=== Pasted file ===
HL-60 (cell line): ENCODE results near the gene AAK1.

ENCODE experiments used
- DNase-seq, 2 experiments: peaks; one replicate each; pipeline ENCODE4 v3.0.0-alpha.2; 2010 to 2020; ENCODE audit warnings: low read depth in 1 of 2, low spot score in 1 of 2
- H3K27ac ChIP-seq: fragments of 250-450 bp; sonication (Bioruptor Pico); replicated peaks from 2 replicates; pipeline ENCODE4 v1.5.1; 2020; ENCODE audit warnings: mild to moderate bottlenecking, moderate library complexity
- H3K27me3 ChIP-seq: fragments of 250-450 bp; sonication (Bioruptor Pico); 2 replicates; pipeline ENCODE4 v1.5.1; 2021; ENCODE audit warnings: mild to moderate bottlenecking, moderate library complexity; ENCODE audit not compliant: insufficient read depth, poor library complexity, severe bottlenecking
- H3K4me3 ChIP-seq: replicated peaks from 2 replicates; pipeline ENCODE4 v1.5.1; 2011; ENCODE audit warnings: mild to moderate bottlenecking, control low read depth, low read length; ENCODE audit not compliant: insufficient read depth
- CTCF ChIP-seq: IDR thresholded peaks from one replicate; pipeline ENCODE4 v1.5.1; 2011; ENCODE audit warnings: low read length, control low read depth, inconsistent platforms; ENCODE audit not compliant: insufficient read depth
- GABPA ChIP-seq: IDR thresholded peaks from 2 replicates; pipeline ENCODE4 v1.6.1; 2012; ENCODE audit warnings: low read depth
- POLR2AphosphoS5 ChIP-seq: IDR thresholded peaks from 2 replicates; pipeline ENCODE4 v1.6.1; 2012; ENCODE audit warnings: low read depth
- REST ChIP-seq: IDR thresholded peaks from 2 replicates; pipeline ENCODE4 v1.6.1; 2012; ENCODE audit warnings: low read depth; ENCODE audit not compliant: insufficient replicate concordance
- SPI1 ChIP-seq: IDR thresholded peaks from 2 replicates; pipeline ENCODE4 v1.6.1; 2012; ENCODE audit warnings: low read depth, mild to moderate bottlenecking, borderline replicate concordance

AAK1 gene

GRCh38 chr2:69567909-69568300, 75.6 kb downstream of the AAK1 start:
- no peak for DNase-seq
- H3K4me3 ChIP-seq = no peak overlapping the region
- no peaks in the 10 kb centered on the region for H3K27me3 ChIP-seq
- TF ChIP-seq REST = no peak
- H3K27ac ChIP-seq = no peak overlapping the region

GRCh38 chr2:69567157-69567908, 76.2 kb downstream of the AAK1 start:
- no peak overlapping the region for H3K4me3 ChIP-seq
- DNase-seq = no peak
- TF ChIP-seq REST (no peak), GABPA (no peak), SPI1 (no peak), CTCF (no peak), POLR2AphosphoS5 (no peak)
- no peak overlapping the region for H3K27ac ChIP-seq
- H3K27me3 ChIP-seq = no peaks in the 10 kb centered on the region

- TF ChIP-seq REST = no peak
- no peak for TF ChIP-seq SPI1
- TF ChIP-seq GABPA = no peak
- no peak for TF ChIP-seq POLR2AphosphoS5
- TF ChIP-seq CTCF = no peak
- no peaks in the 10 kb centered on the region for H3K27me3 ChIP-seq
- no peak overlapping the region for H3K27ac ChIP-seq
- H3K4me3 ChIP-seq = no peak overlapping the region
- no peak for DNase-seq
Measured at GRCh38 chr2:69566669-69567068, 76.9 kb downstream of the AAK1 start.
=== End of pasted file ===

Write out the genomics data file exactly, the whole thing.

HL-60 (cell line): ENCODE results near the gene AAK1.

ENCODE experiments used
- DNase-seq, 2 experiments: peaks; one replicate each; pipeline ENCODE4 v3.0.0-alpha.2; 2010 to 2020; ENCODE audit warnings: low read depth in 1 of 2, low spot score in 1 of 2
- H3K27ac ChIP-seq: fragments of 250-450 bp; sonication (Bioruptor Pico); replicated peaks from 2 replicates; pipeline ENCODE4 v1.5.1; 2020; ENCODE audit warnings: mild to moderate bottlenecking, moderate library complexity
- H3K27me3 ChIP-seq: fragments of 250-450 bp; sonication (Bioruptor Pico); 2 replicates; pipeline ENCODE4 v1.5.1; 2021; ENCODE audit warnings: mild to moderate bottlenecking, moderate library complexity; ENCODE audit not compliant: insufficient read depth, poor library complexity, severe bottlenecking
- H3K4me3 ChIP-seq: replicated peaks from 2 replicates; pipeline ENCODE4 v1.5.1; 2011; ENCODE audit warnings: mild to moderate bottlenecking, control low read depth, low read length; ENCODE audit not compliant: insufficient read depth
- CTCF ChIP-seq: IDR thresholded peaks from one replicate; pipeline ENCODE4 v1.5.1; 2011; ENCODE audit warnings: low read length, control low read depth, inconsistent platforms; ENCODE audit not compliant: insufficient read depth
- GABPA ChIP-seq: IDR thresholded peaks from 2 replicates; pipeline ENCODE4 v1.6.1; 2012; ENCODE audit warnings: low read depth
- POLR2AphosphoS5 ChIP-seq: IDR thresholded peaks from 2 replicates; pipeline ENCODE4 v1.6.1; 2012; ENCODE audit warnings: low read depth
- REST ChIP-seq: IDR thresholded peaks from 2 replicates; pipeline ENCODE4 v1.6.1; 2012; ENCODE audit warnings: low read depth; ENCODE audit not compliant: insufficient replicate concordance
- SPI1 ChIP-seq: IDR thresholded peaks from 2 replicates; pipeline ENCODE4 v1.6.1; 2012; ENCODE audit warnings: low read depth, mild to moderate bottlenecking, borderline replicate concordance

AAK1 gene

GRCh38 chr2:69567909-69568300, 75.6 kb downstream of the AAK1 start:
- no peak for DNase-seq
- H3K4me3 ChIP-seq = no peak overlapping the region
- no peaks in the 10 kb centered on the region for H3K27me3 ChIP-seq
- TF ChIP-seq REST = no peak
- H3K27ac ChIP-seq = no peak overlapping the region

GRCh38 chr2:69567157-69567908, 76.2 kb downstream of the AAK1 start:
- no peak overlapping the region for H3K4me3 ChIP-seq
- DNase-seq = no peak
- TF ChIP-seq REST (no peak), GABPA (no peak), SPI1 (no peak), CTCF (no peak), POLR2AphosphoS5 (no peak)
- no peak overlapping the region for H3K27ac ChIP-seq
- H3K27me3 ChIP-seq = no peaks in the 10 kb centered on the region

- TF ChIP-seq REST = no peak
- no peak for TF ChIP-seq SPI1
- TF ChIP-seq GABPA = no peak
- no peak for TF ChIP-seq POLR2AphosphoS5
- TF ChIP-seq CTCF = no peak
- no peaks in the 10 kb centered on the region for H3K27me3 ChIP-seq
- no peak overlapping the region for H3K27ac ChIP-seq
- H3K4me3 ChIP-seq = no peak overlapping the region
- no peak for DNase-seq
Measured at GRCh38 chr2:69566669-69567068, 76.9 kb downstream of the AAK1 start.